NSE or BSE, which has a better model for buying US stocks

Last week saw a flurry of announcements from the National Stock Exchange (NSE) and BSE-owned entities in GIFT City, Gujarat regarding the availability of international shares for Indian residents.

NSE owns NSE-IFSC while BSE owns India-INX, both of which operate at GIFT City IFSC. However, the two have chosen radically different models by allowing resident Indians to invest in foreign stocks. NSE has created unsecured certificates of deposit in GIFT City, while India INX, owned by BSE, merely acts as an intermediary platform (rather than an exchange). India INX investors transfer money directly from India to the US or other foreign countries without ever touching the IFSC itself.

What are the two models?

The NSE IFSC has created unsecured certificates of deposit for eight large US companies within the IFSC and has announced its intention to create such certificates for 50 of the largest US futures companies. An unsecured certificate of deposit is created by a market maker who purchases the underlying stocks in the United States and issues the certificate against them. Therefore, custody of the receipts is held in GIFT City and Indian investors transfer money to GIFT City to exchange them.

This can provide some level of regulatory comfort for Indians who are unfamiliar with foreign brokers or foreign regulators. On the other hand, there are costs and fees involved such as the costs required to create the receipts in question, to open and maintain demat accounts in the IFSC, and the spreads that market makers will make. Additionally, there is a limited universe available, only 50 stocks of major US companies.

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India INX, owned by BSE, has a link with Interactive Brokers, an American broker. Its clients have access to the full universe of stocks and ETFs listed in the US and other markets, rather than the top 50.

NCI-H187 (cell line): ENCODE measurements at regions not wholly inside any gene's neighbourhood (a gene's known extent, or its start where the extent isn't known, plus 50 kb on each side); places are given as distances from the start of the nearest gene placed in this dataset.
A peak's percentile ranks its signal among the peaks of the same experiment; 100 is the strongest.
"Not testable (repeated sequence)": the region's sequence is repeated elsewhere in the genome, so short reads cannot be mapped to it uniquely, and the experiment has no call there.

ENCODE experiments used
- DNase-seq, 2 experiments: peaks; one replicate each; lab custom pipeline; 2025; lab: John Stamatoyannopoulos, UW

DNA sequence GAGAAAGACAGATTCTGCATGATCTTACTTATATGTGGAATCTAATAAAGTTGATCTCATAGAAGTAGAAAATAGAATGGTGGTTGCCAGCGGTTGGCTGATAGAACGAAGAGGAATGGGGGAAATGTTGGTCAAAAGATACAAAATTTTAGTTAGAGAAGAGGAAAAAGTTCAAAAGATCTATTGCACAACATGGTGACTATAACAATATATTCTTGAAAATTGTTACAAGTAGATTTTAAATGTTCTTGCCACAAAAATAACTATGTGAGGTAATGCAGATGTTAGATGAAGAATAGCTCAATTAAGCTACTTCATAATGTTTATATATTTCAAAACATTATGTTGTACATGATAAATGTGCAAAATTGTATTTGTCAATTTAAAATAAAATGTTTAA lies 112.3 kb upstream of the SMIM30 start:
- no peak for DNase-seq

According to India INX, it will not collect any fees from customers who approach it directly and it has negotiated favorable currency transfer rates for its customers. It has also linked up with 75 brokers to allow access to their clients. This mode is similar to what fintechs such as Stockal, Vested Finance, Globalise and Winesta are pursuing. India INX, in this case, is just acting as an intermediary and not as an exchange.

Although both models allow for “split investing”, meaning you can buy less than one share of a company, the models are different. NSE Certificates of Deposit trade in certain specific ratios, which reduces the ticket size for each share.

For example, for an Apple stock, the ticket size would drop from $166.23 to $6.64 (at the time of writing) given the 1:25 ratio. Also in the ESB model, fractional buying is possible without any ratio. For example, you can buy fractional shares even for a few dollars. NRIs can trade in both the NSE and BSE models and they may not be subject to the LRS (Liberalized Funds Transfer System) restrictions that govern Indian residents on derivatives and intraday trading.

What is better?

It depends on the needs of each investor. In the NSE model, your money does not directly leave Indian shores and your transactions take place in the city of GIFT. The city of GIFT is legally considered a separate jurisdiction, but is ultimately subject to the Indian Constitution and Parliament. The receipts are issued against shares held in the United States, but that, in a sense, happens at the end. If you don’t want to invest in products other than major US stocks, the NSE model may be sufficient for you.

The BSE model is more suitable for someone who wants the full range of the US stock market, including exchange-traded funds (ETFs). In the BSE model, you also have access to the liquidity of the underlying market (say the US stock market) and you don’t have to rely on market makers. However, you end up transferring money out of India and run the risk of problems in the destination country where you are investing.

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